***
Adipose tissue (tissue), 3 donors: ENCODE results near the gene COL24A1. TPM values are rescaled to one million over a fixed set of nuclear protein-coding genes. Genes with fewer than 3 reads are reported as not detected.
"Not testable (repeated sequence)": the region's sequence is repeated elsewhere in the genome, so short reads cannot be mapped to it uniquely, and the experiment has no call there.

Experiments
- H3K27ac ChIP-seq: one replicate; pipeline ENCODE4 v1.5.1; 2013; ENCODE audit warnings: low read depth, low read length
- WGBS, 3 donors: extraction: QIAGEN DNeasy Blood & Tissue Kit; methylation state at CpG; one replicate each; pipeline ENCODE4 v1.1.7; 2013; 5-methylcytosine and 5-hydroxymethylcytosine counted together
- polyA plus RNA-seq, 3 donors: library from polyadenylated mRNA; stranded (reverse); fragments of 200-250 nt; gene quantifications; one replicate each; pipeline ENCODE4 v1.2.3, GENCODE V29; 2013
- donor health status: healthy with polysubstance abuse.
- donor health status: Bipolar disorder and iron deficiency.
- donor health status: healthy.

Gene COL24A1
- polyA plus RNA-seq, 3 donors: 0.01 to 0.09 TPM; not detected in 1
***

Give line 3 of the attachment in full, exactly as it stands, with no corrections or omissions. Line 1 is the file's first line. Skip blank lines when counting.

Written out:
Experiments